MTV's 'Virgin Territory' Is Way More Relatable Than TLC's 'Virgin Diaries' — And A Lot More Normal, Too
In the department of teen sex going wrong, MTV has covered all their bases with 16 & Pregnant and Teen Mom. Now, it's time to show the other side of the coin: What happens when teens and twenty-somethings end up not having sex at all? The network's latest reality show, Virgin Territory (which premieres Wednesday night at 11 p.m. ET), will take us into the lives of a group of young adults who, either by choice or by circumstance, have yet to rid themselves of their virginity — and in some cases, what happens when they eventually do decide to have sex.
If you felt a strong sense of deja vu while watching the trailer for Virgin Territory, don't worry — you're not alone. In 2011, TLC launched a series of their own, Virgin Diaries , which explored the same concept, but as most TLC shows tend to do, the cases were super extreme and occasionally, totally unbelievable. (Remember Skippy? Oh wait, how could you forget?) It doesn't sound like MTV's trying to repeat what TLC did, though — Virgin Territory, much like the guys and girls featured on it, is forging its own path. Rest assured: Virgin Diaries and Virgin Territory are two totally separate entities and I can prove it.
Everyone on Virgin Territory is under 25
In order to better reach its audience, Virgin Territory is keeping the subjects of the docuseries in the same age range as the network's target demographic, while Virgin Diaries featured people who were virgins well into their 30s or 40s. Teenagers and the college-age crowd will, obviously, handle being virgins in a totally different way than adults would, and the reaction from their peers would be different, too.
Virgin Territory normalizes the concept of not having sex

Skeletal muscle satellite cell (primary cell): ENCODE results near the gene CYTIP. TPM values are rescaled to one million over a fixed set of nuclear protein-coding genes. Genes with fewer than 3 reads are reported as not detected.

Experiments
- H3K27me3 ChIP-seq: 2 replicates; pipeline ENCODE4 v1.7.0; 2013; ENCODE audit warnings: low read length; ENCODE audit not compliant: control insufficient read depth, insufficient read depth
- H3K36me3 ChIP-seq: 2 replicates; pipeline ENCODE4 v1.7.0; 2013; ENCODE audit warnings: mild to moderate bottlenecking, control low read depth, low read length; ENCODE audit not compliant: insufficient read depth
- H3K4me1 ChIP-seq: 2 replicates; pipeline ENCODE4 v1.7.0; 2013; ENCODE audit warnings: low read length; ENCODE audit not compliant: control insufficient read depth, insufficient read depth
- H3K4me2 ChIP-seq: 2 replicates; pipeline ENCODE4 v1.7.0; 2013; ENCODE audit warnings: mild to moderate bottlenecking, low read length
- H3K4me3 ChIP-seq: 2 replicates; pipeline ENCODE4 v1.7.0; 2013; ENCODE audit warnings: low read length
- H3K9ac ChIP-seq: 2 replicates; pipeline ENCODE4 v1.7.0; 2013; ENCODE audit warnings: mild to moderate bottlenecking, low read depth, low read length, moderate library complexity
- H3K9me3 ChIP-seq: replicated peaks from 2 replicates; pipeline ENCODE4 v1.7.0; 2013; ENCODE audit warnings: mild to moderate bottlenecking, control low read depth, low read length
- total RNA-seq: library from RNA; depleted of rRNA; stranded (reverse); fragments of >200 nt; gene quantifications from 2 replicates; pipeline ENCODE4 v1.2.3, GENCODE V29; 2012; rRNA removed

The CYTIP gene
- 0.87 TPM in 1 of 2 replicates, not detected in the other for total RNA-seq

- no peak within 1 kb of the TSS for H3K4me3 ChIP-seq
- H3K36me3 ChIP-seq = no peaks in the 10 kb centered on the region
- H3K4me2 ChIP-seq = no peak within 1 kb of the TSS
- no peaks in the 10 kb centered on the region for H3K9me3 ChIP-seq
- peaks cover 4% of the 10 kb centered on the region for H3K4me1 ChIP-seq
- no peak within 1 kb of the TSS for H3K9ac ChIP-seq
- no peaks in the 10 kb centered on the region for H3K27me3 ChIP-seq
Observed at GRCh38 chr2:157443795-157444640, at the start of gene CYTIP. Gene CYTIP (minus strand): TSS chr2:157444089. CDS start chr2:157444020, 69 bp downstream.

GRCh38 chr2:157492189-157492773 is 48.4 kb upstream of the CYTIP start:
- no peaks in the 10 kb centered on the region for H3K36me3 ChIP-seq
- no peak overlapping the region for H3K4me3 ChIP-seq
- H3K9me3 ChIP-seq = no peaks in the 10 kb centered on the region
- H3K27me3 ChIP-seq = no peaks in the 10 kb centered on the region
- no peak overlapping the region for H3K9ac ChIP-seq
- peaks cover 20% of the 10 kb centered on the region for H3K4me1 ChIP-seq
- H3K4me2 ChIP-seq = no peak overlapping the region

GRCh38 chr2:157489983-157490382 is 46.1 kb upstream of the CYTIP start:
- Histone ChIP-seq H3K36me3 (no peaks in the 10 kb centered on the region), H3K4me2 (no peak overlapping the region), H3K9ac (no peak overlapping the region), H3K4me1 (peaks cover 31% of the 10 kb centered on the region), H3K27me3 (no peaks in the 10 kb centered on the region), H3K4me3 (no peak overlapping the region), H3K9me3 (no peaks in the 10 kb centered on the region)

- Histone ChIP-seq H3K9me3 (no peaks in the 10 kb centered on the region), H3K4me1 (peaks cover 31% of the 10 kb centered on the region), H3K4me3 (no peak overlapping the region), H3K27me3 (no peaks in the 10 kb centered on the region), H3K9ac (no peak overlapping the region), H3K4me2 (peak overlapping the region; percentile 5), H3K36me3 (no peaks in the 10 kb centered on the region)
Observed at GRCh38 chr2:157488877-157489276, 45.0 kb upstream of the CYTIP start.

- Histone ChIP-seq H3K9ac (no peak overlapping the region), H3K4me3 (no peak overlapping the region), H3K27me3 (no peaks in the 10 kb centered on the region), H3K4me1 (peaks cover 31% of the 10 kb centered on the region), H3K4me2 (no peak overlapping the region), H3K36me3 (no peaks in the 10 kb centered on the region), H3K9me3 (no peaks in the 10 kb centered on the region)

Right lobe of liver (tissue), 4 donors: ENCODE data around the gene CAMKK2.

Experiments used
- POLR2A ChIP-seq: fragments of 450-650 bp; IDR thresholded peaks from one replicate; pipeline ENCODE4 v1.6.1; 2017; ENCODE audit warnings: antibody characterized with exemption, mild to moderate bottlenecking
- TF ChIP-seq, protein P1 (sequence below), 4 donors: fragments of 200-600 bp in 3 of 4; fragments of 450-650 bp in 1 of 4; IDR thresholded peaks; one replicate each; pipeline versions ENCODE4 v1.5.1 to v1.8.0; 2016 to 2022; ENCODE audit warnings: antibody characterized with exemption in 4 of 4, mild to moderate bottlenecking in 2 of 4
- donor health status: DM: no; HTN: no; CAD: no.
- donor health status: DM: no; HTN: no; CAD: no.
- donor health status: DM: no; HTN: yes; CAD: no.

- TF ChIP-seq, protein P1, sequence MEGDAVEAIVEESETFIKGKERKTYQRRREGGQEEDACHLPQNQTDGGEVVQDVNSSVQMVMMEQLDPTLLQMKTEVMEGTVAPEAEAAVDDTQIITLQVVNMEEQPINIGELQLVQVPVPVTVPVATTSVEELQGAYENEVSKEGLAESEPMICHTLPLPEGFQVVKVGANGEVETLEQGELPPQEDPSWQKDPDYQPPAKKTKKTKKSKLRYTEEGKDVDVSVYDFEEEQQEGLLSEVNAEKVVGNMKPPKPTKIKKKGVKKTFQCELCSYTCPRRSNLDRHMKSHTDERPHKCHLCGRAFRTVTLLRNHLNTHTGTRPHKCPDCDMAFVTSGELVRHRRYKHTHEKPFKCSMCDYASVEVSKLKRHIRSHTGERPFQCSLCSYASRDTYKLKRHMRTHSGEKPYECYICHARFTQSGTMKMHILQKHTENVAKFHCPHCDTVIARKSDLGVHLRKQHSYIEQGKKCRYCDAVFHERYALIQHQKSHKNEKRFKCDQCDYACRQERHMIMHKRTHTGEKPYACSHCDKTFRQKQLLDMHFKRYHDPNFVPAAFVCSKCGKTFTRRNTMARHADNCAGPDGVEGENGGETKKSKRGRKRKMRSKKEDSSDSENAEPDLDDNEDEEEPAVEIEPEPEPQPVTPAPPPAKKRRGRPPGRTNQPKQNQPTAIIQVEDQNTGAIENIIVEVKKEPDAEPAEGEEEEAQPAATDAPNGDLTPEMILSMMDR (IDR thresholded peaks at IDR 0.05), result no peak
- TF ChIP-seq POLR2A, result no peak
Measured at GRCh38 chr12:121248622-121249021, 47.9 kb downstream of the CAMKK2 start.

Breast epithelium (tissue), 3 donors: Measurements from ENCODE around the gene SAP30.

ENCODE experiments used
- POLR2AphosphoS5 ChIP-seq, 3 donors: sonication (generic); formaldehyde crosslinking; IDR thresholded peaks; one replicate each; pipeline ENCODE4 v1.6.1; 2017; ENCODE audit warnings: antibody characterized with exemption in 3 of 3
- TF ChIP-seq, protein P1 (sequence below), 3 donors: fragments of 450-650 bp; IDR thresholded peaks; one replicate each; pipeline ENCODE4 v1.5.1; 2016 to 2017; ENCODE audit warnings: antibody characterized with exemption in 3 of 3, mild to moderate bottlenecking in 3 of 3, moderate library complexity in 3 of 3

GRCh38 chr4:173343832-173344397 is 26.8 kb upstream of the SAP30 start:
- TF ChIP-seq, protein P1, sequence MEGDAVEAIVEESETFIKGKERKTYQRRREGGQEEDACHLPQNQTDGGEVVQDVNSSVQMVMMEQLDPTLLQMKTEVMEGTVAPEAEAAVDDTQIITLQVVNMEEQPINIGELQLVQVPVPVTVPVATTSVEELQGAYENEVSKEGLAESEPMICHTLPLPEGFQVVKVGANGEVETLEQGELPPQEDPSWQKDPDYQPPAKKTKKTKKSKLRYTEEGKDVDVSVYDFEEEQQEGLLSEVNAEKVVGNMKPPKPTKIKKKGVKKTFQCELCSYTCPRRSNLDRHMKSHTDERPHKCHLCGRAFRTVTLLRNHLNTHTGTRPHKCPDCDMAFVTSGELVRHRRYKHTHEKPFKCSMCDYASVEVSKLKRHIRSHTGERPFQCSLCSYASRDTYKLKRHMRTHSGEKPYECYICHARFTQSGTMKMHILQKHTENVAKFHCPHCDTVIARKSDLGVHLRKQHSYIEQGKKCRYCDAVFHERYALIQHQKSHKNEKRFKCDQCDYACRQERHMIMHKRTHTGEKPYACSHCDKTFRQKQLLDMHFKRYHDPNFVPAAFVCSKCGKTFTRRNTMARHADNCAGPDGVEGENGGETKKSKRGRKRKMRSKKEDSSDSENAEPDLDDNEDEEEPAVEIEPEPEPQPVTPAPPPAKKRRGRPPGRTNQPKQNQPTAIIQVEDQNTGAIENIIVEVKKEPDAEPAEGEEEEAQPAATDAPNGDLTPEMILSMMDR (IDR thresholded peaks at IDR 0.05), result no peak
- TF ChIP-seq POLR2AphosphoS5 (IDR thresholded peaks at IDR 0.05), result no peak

Through TLC's persuasive editing lens, we were obviously supposed to think the folks on Virgin Diaries were freaks. Come on, who goes around giving out t-shirts with slogans about their virginity? Teens at home watching the show who aren't having sex can't identify with that. Instead, they can relate to the experiences that everyone documenting their journey on Virgin Territory is trying to share: Having the sex talk with their parents, confessing to friends that they have yet to have sex, and trying to make the decision about what time is the right time — or if there even is a right time in the immediate future. And if their answer is still no? That's completely fine.
Yeah, this is how everyone's attitude should be. Whether you decide to have sex or not is a personal decision, and in no way reflects the person you are. But when the presence of peer pressure can be suffocating, being able to connect with others who feel the same way you do can offer a huge relief.
MTV has a message: Promoting safe sex
I mean, yeah, they're looking for viewers, and a show with shock value like this one is sure to get them. But MTV has the bigger picture in mind: Showing firsthand accounts of the importance of taking sex seriously, just in case Teen Mom didn't scare you into using birth control religiously just yet.
Sex sells — there's no doubt about that one. But telling the story of those who say no? They're filling a void that will benefit (and maybe even educate) the less sexually experienced, and there's nothing bad about that.